but there are stories we must tell. things that, no matter how difficult, we must say.
i tried to handle this on my own. a woman of action, i had gone and stood out on the beach with my bible to do battle with god. in my heart, i knew i looked like a total loon, a sacrifice of personal pride that netted me little more than a wicked case of windburn and an ever-increasing uneasy sense of betrayal.
we don't talk about faith much around here. because i abhor even the slightest sheen of proselytization, but also because if there's anything we hate it's bad writing and, to be decidedly unchristian, generally speaking, there is nothing worse than "christian" writing. (exempting, you know, the bible and whatnot.)
this started awhile ago. it's been unfolding for maybe a year, but it began in earnest when i reread my high school journals. because back then i was in the bizarre habit of writing prayers alongside my entries and upon unearthing these journals this past july i was confronted with my silly sad little 17-year-old self asking to see where i was going and to trust that i would get there. which would be pretty much the same question 28-year-old oline was asking every day.
which seemed to imply that maybe this was something i would struggle with the whole entire rest of my life. that i would someday be sitting around at 202 with kara beautiful gold one wheelchair over still thinking, dear god, where am i going and why can't i get there? all of which came together to make me really fucking mad and brought me to a point where i told my parents i was pissed at God.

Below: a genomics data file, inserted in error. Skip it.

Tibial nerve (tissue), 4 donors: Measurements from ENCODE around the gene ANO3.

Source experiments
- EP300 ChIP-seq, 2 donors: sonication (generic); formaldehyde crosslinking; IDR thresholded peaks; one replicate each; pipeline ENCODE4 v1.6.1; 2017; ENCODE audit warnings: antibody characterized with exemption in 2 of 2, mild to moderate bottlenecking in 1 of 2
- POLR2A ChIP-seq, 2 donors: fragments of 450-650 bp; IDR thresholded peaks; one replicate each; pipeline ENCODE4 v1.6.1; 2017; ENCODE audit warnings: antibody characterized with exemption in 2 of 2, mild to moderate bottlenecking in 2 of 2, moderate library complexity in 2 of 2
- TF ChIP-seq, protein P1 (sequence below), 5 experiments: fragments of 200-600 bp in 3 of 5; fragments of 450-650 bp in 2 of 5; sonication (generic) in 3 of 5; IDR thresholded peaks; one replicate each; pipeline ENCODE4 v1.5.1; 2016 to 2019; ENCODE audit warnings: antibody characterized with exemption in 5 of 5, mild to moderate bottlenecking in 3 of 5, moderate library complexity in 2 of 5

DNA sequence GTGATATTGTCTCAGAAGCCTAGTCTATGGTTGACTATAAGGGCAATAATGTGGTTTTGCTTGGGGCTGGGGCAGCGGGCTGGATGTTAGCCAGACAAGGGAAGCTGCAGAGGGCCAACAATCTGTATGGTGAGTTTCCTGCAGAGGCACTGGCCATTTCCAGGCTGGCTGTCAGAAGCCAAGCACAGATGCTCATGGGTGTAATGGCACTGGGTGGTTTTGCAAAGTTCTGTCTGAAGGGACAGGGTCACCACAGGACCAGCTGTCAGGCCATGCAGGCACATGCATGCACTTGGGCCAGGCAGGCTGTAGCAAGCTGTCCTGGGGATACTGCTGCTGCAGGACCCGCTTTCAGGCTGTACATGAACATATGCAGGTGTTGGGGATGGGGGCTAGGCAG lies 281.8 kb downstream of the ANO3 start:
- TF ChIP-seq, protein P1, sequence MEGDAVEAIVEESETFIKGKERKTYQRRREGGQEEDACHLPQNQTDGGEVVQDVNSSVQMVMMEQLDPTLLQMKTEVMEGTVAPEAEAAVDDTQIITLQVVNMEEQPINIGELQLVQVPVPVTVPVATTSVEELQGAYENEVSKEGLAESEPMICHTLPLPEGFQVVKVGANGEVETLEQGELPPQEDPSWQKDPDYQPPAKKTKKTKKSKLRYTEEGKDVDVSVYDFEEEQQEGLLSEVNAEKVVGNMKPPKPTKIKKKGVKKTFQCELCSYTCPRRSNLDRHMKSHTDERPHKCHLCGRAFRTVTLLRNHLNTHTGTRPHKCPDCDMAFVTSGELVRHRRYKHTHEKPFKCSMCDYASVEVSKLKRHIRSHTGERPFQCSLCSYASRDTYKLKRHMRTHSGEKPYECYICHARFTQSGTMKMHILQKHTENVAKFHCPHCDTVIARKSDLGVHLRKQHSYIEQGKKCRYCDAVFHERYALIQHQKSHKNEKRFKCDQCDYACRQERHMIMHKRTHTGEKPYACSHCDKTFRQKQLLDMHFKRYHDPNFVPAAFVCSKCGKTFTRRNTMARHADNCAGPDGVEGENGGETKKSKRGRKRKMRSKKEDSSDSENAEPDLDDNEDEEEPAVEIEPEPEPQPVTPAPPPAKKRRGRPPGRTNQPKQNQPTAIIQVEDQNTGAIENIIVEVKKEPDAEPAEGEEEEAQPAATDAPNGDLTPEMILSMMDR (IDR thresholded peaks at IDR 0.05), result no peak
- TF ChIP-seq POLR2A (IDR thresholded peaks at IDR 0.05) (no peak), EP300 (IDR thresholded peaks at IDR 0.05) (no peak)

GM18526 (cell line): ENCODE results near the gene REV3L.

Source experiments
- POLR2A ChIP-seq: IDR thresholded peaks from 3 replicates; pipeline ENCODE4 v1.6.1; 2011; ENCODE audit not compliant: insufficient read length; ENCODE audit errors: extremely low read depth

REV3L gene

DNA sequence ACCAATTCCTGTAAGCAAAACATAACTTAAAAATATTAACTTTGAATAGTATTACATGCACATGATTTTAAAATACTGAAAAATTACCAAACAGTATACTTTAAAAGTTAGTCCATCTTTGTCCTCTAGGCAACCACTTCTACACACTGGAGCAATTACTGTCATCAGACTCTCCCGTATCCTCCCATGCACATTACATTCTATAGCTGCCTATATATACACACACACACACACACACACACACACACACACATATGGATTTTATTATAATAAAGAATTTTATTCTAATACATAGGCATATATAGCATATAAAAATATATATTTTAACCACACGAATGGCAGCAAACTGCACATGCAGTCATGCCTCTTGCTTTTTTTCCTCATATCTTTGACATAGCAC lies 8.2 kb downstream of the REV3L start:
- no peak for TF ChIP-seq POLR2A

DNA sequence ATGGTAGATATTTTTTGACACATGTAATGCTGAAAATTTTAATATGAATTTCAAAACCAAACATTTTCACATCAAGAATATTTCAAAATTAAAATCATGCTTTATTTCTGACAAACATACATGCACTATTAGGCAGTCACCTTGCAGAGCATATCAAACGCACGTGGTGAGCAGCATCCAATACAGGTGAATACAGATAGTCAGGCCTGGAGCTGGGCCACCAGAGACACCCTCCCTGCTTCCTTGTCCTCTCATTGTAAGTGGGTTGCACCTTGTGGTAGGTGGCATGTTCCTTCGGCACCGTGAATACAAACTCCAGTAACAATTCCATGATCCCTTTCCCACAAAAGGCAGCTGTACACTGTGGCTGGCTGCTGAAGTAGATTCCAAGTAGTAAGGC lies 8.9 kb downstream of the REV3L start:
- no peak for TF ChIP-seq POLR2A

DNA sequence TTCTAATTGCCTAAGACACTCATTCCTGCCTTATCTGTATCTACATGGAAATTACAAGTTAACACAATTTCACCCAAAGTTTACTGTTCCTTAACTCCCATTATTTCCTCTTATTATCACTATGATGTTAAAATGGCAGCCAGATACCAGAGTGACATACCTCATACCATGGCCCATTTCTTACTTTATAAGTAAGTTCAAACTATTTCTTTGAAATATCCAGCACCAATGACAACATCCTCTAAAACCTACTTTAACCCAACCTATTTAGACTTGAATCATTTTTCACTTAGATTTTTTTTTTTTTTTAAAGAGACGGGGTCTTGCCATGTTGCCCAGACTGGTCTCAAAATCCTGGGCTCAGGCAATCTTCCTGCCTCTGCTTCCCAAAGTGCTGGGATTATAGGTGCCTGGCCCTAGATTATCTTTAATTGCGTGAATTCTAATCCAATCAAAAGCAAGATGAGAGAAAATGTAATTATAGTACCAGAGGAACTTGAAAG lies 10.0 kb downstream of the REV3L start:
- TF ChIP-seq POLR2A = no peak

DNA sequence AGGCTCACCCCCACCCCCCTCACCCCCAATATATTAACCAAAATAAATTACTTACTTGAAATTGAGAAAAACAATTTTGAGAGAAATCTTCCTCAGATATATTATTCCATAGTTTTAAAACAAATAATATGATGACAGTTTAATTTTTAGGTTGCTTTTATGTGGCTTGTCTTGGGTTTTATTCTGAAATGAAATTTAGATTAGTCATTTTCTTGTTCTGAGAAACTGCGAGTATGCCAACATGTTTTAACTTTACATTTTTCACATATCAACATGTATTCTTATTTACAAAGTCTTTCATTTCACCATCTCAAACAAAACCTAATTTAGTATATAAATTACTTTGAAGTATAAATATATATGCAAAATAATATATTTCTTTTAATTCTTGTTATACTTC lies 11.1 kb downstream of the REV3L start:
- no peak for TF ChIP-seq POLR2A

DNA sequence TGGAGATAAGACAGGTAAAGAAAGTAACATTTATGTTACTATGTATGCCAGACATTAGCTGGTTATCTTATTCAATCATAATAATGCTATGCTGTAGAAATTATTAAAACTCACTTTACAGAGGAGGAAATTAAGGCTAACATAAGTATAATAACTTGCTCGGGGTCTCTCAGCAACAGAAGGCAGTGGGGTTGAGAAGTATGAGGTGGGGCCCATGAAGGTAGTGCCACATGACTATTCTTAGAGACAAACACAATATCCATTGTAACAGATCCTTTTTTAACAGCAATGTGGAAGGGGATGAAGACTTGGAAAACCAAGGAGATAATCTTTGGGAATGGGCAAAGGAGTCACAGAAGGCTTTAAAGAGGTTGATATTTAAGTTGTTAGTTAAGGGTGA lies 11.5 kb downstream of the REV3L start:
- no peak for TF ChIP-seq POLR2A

i honestly don't know what was more scandalous-- that i was mad at Our Almighty Lord or that i said the word "pissed" to my parents.
my entire belief system is built around one thing. that same fundamental truth kara beautiful gold and i penned on poster board all those years ago. it is the idea that life is generally difficult and inconvenient and scary as hell, but that everything works out as it should. by which i do not mean you sit around and wait for it to work out, but that you act with the assurance that it will. in the end, as i've said before, that boils down to this: love (not fear).
because there are times when you have to risk everything. when you have to say fuck it and take a ginormous scary leap that may make you look like the biggest, unlovable, awful idiot the world has ever known.